6. Religious objections to the Obama administration's contraception mandate: The Obama administration's Health and Human Services mandate requiring all employers to provide contraceptives and abortion-inducing drugs kicked in this summer, sparking outrage from Catholic and other Christian businesses, nonprofits, schools and hospitals — who can now face legal consequences for refusing to offer the services, even if doing so violates their consciences. There are now more than 40 lawsuits against the Obama administration over the mandate, and those fighting for their religious freedom now wait to see what — if any — relief the courts will bring.
7. Hurricane Sandy devastation and relief efforts: "Superstorm" Sandy, deemed one of the most destructive storms to hit the United States in decades, left millions without power for weeks and caused billions of dollars of damage. In the wake of the devastation, Christian ministries, churches and organizations were some of the first to step in for physical and spiritual aid.
- New York City's Churches Marshal Sandy Relief Efforts
- In Aftermath of Superstorm Sandy, Relief Organizations Offer Aid, Hope
- Pakistani Christians Pray for Americans Affected by Hurricane Sandy
- More Superstorm Sandy coverage
8. Boko Haram's war on Christians in Nigeria: The militant Islamist group Boko Haram, which has declared war on Nigeria's Christians, has been responsible for an estimated 3,000 deaths since 2009 in its deadly campaign to establish an Islamic state in northern Nigeria. The violent attacks on Christian communities — which have included bombings, shootings, hackings, mass killings and the cold-blooded assassinations of Christian families in their homes — have pushed Nigeria into seventh place on this year's ranking of nations most affected by terrorism.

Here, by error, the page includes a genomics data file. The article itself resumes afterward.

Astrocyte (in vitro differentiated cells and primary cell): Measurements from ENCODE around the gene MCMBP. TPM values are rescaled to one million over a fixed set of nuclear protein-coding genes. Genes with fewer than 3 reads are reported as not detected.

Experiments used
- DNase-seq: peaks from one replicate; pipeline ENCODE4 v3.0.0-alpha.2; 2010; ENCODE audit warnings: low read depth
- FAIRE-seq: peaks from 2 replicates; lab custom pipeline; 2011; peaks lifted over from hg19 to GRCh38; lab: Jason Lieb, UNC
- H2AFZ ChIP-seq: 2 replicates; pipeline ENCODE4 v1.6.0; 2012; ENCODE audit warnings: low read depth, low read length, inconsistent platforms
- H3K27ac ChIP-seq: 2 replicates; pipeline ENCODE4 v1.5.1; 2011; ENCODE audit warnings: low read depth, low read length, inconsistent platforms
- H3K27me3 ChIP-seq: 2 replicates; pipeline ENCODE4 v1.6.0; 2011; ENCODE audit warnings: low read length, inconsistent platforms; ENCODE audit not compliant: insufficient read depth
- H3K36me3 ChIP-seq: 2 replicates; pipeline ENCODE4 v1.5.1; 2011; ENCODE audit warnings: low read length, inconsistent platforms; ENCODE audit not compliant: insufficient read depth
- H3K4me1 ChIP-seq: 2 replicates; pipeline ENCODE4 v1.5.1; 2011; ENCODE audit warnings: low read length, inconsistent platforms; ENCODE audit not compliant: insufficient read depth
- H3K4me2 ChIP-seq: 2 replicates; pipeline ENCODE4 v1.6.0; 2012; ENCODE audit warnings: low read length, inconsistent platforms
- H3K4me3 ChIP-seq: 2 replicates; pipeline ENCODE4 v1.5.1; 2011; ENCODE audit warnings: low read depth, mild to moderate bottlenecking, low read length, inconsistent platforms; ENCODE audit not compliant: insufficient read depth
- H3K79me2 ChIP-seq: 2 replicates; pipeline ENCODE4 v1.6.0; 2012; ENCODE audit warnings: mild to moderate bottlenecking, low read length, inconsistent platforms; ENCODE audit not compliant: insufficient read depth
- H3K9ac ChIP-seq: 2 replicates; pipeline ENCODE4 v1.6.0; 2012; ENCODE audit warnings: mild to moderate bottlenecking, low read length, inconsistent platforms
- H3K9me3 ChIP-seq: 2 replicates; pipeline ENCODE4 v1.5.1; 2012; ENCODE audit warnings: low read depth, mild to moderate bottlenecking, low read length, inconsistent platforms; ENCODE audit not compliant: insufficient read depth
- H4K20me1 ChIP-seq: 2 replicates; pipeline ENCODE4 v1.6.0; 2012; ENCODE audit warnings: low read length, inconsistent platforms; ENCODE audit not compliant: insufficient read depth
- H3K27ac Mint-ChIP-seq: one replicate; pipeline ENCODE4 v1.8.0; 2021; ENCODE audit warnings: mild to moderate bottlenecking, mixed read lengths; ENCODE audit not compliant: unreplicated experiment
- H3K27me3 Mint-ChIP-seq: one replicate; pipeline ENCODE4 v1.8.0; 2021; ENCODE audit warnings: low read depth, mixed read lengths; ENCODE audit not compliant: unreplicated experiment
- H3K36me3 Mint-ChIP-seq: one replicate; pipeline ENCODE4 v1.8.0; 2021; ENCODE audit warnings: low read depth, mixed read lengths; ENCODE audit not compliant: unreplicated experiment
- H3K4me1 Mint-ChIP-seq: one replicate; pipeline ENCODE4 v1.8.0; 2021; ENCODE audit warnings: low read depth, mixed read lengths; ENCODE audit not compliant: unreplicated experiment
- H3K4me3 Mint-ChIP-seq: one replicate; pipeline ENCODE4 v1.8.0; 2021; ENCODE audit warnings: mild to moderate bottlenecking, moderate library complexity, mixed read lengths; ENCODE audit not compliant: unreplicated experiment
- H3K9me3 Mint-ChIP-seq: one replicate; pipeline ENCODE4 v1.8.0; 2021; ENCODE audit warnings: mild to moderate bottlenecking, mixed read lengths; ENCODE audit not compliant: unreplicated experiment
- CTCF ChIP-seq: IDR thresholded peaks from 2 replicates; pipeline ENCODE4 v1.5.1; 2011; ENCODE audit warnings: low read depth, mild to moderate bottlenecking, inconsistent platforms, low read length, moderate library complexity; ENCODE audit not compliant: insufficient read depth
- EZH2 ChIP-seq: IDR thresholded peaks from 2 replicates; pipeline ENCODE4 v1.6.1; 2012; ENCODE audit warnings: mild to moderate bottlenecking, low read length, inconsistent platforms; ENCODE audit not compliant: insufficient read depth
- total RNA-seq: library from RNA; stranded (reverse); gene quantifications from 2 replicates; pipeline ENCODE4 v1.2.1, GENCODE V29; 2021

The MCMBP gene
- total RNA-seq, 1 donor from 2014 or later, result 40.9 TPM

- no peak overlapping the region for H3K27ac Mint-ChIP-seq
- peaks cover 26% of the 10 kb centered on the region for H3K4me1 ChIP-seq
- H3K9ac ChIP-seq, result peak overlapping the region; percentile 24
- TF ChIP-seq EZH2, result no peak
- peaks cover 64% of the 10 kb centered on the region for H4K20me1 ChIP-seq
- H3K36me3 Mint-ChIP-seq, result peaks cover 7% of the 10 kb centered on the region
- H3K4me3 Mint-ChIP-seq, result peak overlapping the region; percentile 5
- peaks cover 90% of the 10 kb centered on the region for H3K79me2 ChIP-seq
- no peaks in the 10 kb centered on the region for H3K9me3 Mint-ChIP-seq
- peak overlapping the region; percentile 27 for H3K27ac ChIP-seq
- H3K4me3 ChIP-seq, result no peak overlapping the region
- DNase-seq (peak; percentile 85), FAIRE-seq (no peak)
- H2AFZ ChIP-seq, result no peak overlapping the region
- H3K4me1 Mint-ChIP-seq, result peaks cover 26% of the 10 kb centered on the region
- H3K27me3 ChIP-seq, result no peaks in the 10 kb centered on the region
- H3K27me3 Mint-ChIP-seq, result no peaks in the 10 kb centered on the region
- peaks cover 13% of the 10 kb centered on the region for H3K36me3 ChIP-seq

- Terror Group 'Enjoys' Killing Nigerian Christians
- Boko Haram Reign of Terror Impacts Churches in Nigeria
- Nigerian-Americans Organize to Support Violence-Plagued Christians in Northern Nigeria
- More Boko Haram coverage
- More Nigeria coverage
9. U.S. colleges legislate against campus Christian groups: Christian groups on campus are being increasingly singled out with "anti-discrimination" policies that require student groups to allow anyone, regardless of beliefs or behavior, to be able to obtain membership and seek leadership positions. In other words, a Christian group could be sent off campus for requiring its leaders to be Christians and practice their faith. "This level of mandated openness ... actually diminishes diversity," says David French of the American Center for Law and Justice. "It's utterly antithetical to free expression." Though Vanderbilt's nondiscrimination policy made headlines this year, multiple schools nationwide — including Brown, Tufts and the University of North Carolina — have pursued similar policies.
- Vanderbilt University Mounts Assault on Religious Liberty
- Yale May Not Recognize Christian Fraternity
- Tufts University Reinstates Christian Group Accused of Discrimination
- Christians on Campus: Our Right to Exist
- More nondiscrimination policy coverage
10. The TBN scandal: Brittany Koper, the granddaughter of Trinity Broadcasting Network founders Paul and Jan Crouch and its chief financial officer until September 2011, accused network directors of illegally distributing "charitable assets" worth more than $50 million for their personal use. TBN, in response, filed six lawsuits nationwide accusing Koper and her husband of engaging in a smear campaign to divert attention from financial problems of their own. After a California federal judge threatened to brand TBN a "vexatious litigant" because of its lawsuits seemed designed to "overwhelm the courts ... so as to avoid a rational decision on the merits," some critics of TBN called for ministries associated with evangelical icons to pull their programming from the network. "It's increasingly awkward for the mainstream ministries to stay on the network," said Dr. Albert Mohler, president of The Southern Baptist Theological Seminary. "Every new allegation, every new headline, makes it more difficult."
- TBN: Trouble in Paradise
- Sex, Lies and Television: World's Largest Christian Broadcasting Network Under Lawsuit
- Amid Latest TBN Drama, Ministries Face Question of Whether to Withdraw Programming
Chuck Colson, the Watergate figure and Nixon "hatchet man" whose prison term and dramatic conversion to Christianity led him to dedicate more than 35 years of his life to prison ministry and evangelical leadership, died April 21 at age 80.
Thomas Kinkade, the beloved Christian artist known as the "Painter of Light," died of a drug and alcohol overdose April 6 at age 54.
Anna Kuta is the editor of ReligionToday.com.
Publication date: December 21, 2012